blo.gs has been acquired by yahoo!

the sale of blo.gs has been completed, and i'm proud to announce that yahoo! has acquired the service. as of right now, give or take a few minutes, yahoo! is running blo.gs.

this is the sort of good home that i was looking for — yahoo! obviously has the resources to run and improve blo.gs in pace with the incredible growth of blogs (and syndication in general), and in talking with them it was also clear that we had some of the same vision for the future of the service and the ping/notification infrastructure.

for users of the website and the cloud interface, nothing much is changing. the service will continue to be completely open, and both yahoo! and i hope you continue to use it and help it grow.

even though i’ll no longer be operating blo.gs, i'm not going to disappear from the community. i’m still very interested in blogging and syndication, and believe that blo.gs will continue to have a major impact as a key player in the evolving ping and blogging infrastructure.

some people have asked about the privacy policy during the transition. yahoo! is keeping the blo.gs privacy policy. the data collected on blo.gs will continue to be subject to that privacy policy and you will be given the opportunity to consent to future changes.

more: some thanks for those who made this all happen.

boing boing corrects error

in a posting about a comic strip by charles schultz featuring adults characters, mark frauenfelder wrote that peanuts never showed grown-ups, which i knew to be false thanks to the fantastic complete peanuts books.

i forgot to mention that the reason i ever got the books to know this is when mark blogged about the complete peanuts books last year.

in fact, i just ordered li’l beginnings after seeing that in the archives to dig up the other posting.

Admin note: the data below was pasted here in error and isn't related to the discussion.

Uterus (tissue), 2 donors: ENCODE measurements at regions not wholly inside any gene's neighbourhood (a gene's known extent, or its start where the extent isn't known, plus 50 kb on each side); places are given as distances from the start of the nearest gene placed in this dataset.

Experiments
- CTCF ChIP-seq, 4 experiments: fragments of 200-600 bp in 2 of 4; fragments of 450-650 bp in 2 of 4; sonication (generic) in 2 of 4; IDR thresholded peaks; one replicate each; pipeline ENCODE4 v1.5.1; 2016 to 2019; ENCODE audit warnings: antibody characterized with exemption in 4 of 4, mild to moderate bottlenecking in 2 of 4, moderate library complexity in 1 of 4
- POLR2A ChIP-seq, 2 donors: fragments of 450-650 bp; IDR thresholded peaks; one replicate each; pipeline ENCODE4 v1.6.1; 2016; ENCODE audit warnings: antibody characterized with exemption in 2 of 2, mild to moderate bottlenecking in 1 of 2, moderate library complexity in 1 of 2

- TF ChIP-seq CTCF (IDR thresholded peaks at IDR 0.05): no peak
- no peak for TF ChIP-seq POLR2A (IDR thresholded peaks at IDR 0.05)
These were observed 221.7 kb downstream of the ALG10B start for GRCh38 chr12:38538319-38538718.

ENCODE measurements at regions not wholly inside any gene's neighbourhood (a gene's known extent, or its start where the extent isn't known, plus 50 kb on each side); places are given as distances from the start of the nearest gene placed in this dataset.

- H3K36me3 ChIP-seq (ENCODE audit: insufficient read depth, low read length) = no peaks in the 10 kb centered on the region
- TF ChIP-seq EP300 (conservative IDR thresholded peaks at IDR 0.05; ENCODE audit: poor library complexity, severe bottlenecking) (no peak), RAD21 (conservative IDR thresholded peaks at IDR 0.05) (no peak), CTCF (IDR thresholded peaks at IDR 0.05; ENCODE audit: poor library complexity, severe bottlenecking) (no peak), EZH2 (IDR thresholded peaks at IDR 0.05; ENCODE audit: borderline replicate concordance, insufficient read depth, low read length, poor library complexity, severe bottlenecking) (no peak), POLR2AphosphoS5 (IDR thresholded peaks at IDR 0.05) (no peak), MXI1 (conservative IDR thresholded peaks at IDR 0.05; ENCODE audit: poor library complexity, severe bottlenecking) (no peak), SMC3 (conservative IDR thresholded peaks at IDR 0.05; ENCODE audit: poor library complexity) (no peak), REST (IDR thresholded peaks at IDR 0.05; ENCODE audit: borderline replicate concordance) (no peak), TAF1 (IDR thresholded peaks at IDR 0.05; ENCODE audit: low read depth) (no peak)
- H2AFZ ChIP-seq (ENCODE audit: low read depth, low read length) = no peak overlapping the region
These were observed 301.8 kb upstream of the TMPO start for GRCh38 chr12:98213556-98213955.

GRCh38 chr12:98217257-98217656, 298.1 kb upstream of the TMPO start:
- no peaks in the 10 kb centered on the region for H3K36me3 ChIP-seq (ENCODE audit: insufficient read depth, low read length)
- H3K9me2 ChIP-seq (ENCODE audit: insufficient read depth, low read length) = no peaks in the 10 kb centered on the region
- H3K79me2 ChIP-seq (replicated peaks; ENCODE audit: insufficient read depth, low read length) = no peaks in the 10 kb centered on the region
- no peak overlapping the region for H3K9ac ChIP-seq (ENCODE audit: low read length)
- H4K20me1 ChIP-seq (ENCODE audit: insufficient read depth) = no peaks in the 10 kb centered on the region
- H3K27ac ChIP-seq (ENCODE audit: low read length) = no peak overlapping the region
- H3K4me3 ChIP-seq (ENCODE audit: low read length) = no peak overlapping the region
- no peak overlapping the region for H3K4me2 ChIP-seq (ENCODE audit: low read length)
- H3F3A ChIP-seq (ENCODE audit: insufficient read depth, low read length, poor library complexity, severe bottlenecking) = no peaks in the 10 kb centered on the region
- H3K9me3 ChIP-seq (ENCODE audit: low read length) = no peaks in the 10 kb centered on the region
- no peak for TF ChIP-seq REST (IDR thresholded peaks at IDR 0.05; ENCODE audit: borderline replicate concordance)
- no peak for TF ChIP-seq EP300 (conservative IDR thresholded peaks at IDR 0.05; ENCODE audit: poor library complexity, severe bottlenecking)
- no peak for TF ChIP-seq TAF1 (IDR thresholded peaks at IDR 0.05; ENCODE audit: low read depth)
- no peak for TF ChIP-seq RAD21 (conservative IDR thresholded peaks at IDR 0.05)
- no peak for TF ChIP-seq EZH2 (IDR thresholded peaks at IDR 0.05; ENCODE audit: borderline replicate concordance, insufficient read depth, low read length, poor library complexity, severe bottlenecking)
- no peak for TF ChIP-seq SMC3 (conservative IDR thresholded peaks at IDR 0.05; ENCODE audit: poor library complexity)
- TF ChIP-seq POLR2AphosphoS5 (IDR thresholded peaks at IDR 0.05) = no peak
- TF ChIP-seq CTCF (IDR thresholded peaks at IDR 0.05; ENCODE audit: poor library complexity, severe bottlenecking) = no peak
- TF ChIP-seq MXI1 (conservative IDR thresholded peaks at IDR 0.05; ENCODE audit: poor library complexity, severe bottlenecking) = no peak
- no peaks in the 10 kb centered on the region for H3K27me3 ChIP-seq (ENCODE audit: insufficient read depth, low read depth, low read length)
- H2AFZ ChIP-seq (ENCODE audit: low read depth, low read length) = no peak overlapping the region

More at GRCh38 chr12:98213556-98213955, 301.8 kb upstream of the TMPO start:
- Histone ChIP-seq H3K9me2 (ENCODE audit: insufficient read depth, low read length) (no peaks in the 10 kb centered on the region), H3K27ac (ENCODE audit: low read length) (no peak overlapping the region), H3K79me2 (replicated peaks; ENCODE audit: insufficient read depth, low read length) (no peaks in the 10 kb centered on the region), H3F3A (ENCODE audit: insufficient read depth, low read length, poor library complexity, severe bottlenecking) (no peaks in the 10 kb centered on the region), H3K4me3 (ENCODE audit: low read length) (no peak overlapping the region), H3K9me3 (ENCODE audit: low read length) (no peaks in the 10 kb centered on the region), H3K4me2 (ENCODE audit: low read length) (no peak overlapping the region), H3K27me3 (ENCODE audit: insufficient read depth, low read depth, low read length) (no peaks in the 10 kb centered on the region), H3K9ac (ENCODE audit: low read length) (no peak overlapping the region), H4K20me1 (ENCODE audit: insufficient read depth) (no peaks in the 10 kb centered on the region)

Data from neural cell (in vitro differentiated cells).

last night i went to an event at the central library put on by the greater los angeles chapter of the society of professional journalists, a panel discussion on “ethics and entertainment journalism.”

there were only about two dozen people in the audience, and five on stage, but it was a good panel discussion, and managed to go on for nearly two hours. there were five panelists: a news director from e! entertainment television (who admitted that sometimes she thought about getting out of the business because of the direction it is headed), the west coast editor for playboy (responsible for booking celebrity covers and centerfolds), a former reporter for us weekly, an associate los angeles bureau chief for people, and a reporter for the los angeles times.

something that struck me as i left the event was that on the whole, the ethical issues the panel talked about were being handled pretty responsibly (at least as they told it). while it seems like entertainment and especially celebrity journalism is where you would see the most compromises, i can’t think of instances where it has failed as utterly as the business press did in covering the dotcom bubble or the national press does in covering just about everything political (like the justification for the war in iraq, for example).

something that didn’t really come up at all is how online journalism fits into the picture, although the woman from people made a comment about how today’s writers for gawker and defamer may be the editors of tomorrow’s spy and then eventually an editor at time. i’d say that as things are going, tomorrow’s spy and time are going to be online. it remains to be seen whether those publications will “come down” from the printed world, or be born on the net.

(i originally spotted the event over on la observed. i’m such a sucker for excuses to go to the library.)

not journalists

boing boing passes on ross mayfield’s report that the number of books you can carry on to planes will be (and is) limited. this is the sort of case where a journalist would do something tedious like contact the tsa and actually find out what the reality is, rather than relying on second-hand information that originated from a screener.

i think it is pretty clear that the policy is in regard to books of matches, regardless of ross’s impression of what the screener was talking about.

this is the sort of thing that undermines the bloggers-as-journalists argument.

pinhead

there’s a very persistent trackback spammer who i have managed to complete shut down. unfortunately, my trap for this pinhead is currently set up to email the blocked trackbacks to my email. so every time he does one of his 150 trackback spam runs, i get 150 of these dumb emails.

i need to flesh out my comment/tracback spam blocking a little more so i can flag some of these to just get dropped entirely.

does anyone else find it odd that nobody who is participating y!q for publishers beta has disclosed that they’re getting paid to put it on their site?